Validating the Computerized Mental Health Intake Screening System

Key Words

Mental Health Screening, Offenders, Sensitivity, Specificity

Why we’re doing this study

A standardized system for screening federal offenders for psychological problems is required as part of a comprehensive strategy to provide mental health services for federally sentenced offenders. The Computerized Mental Health Intake Screening System (CoMHISS) is a set of self-report measures designed to identify offenders at intake who need such services. This research was undertaken to determine if CoMHISS is a valid system for identifying these offenders.

What we’re doing

CoMHISS is comprised of the Brief Symptom Inventory (BSI), Depression Hopelessness and Suicide Scale (DHS) and Paulhus Deception Scale (PDS). These measures, along with the Jail Screening Assessment Tool, Cognistat, Adult ADHD Self-Report Scale, and Brief Jail Mental Health Screen, were administered to 500 male offenders at the Regional Reception Assessment Centre (RRAC) in Pacific region between October 2006 and September 2007. This sample represents 96% of incoming offenders at RRAC over a 12 month period. Case reports based on clinical interviews were coded to determine if recommendations for further mental health services were made. Results of CoMHISS were compared to the recommendations for further services from the files.

CoMHISS identified a case for mental health service when results produced a T-score of 65 or greater on the Global Symptom Inventory (GSI) or two or more of the nine symptom specific subscales of the BSI, DHS Depression or Hopelessness scores at or above the recommended cut-off scores, or endorsement of a current suicide ideation item on the DHS.

What we’ve found so far

The 2 by 2 table below presents the proportion of the 500 offenders who were screened in by CoMHISS and were determined by mental health professionals to require follow up. The sensitivity of CoMHISS (correct identification by CoMHISS of cases requiring service) was 76% (139/182), and specificity (correct identification of cases not requiring service) was 65% (208/318). CoMHISS has a 53% Relative Improvement Over Chance (RIOC), performing 53% better than randomly screening in offenders.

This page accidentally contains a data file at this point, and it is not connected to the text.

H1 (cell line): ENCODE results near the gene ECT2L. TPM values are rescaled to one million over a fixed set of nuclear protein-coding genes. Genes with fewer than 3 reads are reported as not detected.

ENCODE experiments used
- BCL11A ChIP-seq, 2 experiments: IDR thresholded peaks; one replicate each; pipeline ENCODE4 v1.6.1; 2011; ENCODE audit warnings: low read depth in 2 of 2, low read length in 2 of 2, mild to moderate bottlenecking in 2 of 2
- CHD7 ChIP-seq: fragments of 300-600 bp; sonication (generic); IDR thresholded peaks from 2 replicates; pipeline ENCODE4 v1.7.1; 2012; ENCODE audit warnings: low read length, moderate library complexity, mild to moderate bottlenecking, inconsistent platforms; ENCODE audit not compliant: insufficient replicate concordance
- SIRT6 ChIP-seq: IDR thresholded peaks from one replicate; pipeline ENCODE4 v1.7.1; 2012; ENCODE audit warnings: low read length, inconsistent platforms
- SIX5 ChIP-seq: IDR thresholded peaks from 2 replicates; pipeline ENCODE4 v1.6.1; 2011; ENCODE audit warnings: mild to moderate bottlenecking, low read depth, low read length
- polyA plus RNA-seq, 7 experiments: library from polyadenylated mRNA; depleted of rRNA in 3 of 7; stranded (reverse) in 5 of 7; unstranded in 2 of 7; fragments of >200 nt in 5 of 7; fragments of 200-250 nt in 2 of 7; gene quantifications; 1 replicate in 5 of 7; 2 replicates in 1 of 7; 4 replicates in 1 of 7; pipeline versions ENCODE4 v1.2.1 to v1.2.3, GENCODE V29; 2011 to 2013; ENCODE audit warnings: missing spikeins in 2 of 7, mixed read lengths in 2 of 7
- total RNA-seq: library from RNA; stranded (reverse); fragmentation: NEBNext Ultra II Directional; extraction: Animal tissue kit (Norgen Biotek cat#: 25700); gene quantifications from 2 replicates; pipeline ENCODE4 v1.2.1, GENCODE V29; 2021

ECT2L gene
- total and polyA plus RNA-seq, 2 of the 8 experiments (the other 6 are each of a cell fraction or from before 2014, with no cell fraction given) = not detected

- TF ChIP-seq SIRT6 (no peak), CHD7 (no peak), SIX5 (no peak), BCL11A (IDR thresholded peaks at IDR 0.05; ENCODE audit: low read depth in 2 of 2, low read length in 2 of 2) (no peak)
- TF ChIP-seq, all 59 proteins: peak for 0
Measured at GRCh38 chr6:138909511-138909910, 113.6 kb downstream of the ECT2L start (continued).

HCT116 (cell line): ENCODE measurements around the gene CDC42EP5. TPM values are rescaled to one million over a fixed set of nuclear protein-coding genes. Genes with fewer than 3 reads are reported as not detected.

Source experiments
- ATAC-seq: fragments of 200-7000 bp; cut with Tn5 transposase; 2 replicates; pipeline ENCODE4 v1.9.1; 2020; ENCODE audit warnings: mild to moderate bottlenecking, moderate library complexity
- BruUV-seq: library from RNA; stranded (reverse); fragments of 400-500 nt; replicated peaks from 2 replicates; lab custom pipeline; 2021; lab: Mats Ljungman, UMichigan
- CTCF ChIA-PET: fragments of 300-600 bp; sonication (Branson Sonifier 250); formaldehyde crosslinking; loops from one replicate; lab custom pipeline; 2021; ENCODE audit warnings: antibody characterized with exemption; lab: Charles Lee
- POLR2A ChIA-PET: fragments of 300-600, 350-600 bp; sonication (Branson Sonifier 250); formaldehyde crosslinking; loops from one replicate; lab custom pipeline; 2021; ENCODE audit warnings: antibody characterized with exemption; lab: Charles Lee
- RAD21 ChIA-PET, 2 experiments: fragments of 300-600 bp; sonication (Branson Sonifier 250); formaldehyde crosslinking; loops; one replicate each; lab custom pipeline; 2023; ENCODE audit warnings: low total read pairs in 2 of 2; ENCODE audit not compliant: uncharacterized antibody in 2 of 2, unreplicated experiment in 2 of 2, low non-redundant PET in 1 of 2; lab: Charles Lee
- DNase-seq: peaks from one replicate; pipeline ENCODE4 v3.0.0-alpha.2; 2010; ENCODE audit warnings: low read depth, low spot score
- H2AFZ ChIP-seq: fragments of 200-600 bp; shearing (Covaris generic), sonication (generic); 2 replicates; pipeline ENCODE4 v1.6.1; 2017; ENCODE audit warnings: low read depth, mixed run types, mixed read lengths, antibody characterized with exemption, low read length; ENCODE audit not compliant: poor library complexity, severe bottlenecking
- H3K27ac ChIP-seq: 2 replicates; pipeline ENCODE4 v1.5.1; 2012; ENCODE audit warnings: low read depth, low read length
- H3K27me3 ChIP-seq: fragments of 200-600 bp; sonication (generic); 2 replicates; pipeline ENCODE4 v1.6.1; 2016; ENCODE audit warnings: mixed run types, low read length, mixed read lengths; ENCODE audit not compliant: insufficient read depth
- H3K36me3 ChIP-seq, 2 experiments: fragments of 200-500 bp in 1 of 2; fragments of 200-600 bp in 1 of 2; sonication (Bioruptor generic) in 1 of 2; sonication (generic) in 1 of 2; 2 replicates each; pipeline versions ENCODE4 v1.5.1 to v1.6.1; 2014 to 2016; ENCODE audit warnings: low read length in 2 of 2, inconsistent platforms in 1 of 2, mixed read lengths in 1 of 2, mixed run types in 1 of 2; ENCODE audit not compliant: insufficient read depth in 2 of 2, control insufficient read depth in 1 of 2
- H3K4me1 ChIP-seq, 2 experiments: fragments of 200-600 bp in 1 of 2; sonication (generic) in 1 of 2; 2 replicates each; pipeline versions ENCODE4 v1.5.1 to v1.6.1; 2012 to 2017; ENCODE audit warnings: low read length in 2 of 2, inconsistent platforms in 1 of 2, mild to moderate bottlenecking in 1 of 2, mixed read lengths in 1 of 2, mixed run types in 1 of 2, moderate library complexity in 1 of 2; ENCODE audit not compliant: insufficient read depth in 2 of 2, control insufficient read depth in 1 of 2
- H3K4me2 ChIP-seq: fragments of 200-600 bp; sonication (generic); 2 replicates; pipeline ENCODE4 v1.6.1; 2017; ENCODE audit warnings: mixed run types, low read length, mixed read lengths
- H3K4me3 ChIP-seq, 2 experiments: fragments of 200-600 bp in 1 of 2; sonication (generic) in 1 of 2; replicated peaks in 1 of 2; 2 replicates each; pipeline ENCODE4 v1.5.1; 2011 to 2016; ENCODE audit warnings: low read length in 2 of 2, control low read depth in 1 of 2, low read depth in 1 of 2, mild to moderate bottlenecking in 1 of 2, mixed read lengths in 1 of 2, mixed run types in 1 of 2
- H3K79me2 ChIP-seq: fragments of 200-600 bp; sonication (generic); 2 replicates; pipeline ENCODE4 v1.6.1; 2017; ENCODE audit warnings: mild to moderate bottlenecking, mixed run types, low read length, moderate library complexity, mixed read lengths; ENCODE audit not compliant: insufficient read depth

Table 1
The 2 by 2 table below presents the proportion of the 500 offenders who were screened in by CoMHISS and were determined by mental health professionals to require follow up. The sensitivity of CoMHISS (correct identification by CoMHISS of cases requiring service) was 76% (139/182), and specificity (correct identification of cases not requiring service) was 65% (208/318). CoMHISS has a 53% Relative Improvement Over Chance (RIOC), performing 53% better than randomly screening in offenders.
Requires Services Screened In by CoMHISS Total
Yes No
Yes 28% 9% 36%
No 22% 42% 64%
Total 50% 50% 100%

The 9% of cases that required service, but were missed by CoMHISS (false negatives) are of particular concern. Examination determined that 35% of these cases had been assessed as having cognitive deficits.

What it means

The results presented above support the use of the CoMHISS to inform decisions on the early identification of offenders with psychological problems. The research has also identified potential areas for improvement to the process by including a measure of cognitive functioning.

Prepared by: Geoff Wilton

Contact

Research Branch

(613) 996-3287